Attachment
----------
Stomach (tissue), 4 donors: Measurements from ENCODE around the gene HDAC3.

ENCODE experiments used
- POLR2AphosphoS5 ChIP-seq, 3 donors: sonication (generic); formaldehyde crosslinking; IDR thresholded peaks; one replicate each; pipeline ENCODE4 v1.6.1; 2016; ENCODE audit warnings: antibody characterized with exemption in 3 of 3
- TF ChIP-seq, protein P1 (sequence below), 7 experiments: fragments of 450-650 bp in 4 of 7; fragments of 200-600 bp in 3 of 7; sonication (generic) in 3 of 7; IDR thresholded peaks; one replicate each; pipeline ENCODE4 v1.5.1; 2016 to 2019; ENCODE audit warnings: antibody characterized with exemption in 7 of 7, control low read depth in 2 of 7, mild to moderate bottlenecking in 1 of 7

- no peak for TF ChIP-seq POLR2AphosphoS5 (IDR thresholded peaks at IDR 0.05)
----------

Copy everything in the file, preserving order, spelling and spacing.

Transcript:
Stomach (tissue), 4 donors: Measurements from ENCODE around the gene HDAC3.

ENCODE experiments used
- POLR2AphosphoS5 ChIP-seq, 3 donors: sonication (generic); formaldehyde crosslinking; IDR thresholded peaks; one replicate each; pipeline ENCODE4 v1.6.1; 2016; ENCODE audit warnings: antibody characterized with exemption in 3 of 3
- TF ChIP-seq, protein P1 (sequence below), 7 experiments: fragments of 450-650 bp in 4 of 7; fragments of 200-600 bp in 3 of 7; sonication (generic) in 3 of 7; IDR thresholded peaks; one replicate each; pipeline ENCODE4 v1.5.1; 2016 to 2019; ENCODE audit warnings: antibody characterized with exemption in 7 of 7, control low read depth in 2 of 7, mild to moderate bottlenecking in 1 of 7

- no peak for TF ChIP-seq POLR2AphosphoS5 (IDR thresholded peaks at IDR 0.05)